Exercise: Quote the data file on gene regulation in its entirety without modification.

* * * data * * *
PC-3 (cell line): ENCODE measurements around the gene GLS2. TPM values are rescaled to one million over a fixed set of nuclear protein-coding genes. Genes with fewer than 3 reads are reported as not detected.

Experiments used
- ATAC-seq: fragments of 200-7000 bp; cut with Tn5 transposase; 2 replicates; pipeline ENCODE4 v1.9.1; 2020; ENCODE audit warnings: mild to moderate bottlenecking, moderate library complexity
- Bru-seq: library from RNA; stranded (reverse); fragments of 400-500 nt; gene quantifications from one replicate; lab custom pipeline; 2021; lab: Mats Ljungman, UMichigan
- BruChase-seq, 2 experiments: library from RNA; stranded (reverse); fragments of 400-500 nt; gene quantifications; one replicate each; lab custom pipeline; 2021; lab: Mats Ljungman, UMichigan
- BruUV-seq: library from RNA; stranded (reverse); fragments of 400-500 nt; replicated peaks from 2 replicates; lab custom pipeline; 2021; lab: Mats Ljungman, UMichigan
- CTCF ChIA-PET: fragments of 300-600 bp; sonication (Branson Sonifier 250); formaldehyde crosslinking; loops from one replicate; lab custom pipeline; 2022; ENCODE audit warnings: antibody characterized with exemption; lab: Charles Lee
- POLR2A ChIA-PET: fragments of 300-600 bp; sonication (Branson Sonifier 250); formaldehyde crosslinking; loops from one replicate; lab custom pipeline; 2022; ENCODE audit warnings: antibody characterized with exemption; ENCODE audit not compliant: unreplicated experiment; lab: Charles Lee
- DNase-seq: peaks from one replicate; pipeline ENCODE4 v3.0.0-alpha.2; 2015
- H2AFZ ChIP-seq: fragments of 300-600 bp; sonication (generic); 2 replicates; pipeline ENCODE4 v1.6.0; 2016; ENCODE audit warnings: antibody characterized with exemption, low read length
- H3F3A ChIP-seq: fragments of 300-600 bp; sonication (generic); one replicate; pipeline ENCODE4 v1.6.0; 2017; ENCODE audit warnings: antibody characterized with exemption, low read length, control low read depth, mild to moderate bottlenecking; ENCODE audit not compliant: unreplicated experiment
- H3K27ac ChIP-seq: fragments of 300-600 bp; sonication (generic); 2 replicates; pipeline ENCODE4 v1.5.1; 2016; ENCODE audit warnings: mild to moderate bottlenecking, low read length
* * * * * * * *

PC-3 (cell line): ENCODE measurements around the gene GLS2. TPM values are rescaled to one million over a fixed set of nuclear protein-coding genes. Genes with fewer than 3 reads are reported as not detected.

Experiments used
- ATAC-seq: fragments of 200-7000 bp; cut with Tn5 transposase; 2 replicates; pipeline ENCODE4 v1.9.1; 2020; ENCODE audit warnings: mild to moderate bottlenecking, moderate library complexity
- Bru-seq: library from RNA; stranded (reverse); fragments of 400-500 nt; gene quantifications from one replicate; lab custom pipeline; 2021; lab: Mats Ljungman, UMichigan
- BruChase-seq, 2 experiments: library from RNA; stranded (reverse); fragments of 400-500 nt; gene quantifications; one replicate each; lab custom pipeline; 2021; lab: Mats Ljungman, UMichigan
- BruUV-seq: library from RNA; stranded (reverse); fragments of 400-500 nt; replicated peaks from 2 replicates; lab custom pipeline; 2021; lab: Mats Ljungman, UMichigan
- CTCF ChIA-PET: fragments of 300-600 bp; sonication (Branson Sonifier 250); formaldehyde crosslinking; loops from one replicate; lab custom pipeline; 2022; ENCODE audit warnings: antibody characterized with exemption; lab: Charles Lee
- POLR2A ChIA-PET: fragments of 300-600 bp; sonication (Branson Sonifier 250); formaldehyde crosslinking; loops from one replicate; lab custom pipeline; 2022; ENCODE audit warnings: antibody characterized with exemption; ENCODE audit not compliant: unreplicated experiment; lab: Charles Lee
- DNase-seq: peaks from one replicate; pipeline ENCODE4 v3.0.0-alpha.2; 2015
- H2AFZ ChIP-seq: fragments of 300-600 bp; sonication (generic); 2 replicates; pipeline ENCODE4 v1.6.0; 2016; ENCODE audit warnings: antibody characterized with exemption, low read length
- H3F3A ChIP-seq: fragments of 300-600 bp; sonication (generic); one replicate; pipeline ENCODE4 v1.6.0; 2017; ENCODE audit warnings: antibody characterized with exemption, low read length, control low read depth, mild to moderate bottlenecking; ENCODE audit not compliant: unreplicated experiment
- H3K27ac ChIP-seq: fragments of 300-600 bp; sonication (generic); 2 replicates; pipeline ENCODE4 v1.5.1; 2016; ENCODE audit warnings: mild to moderate bottlenecking, low read length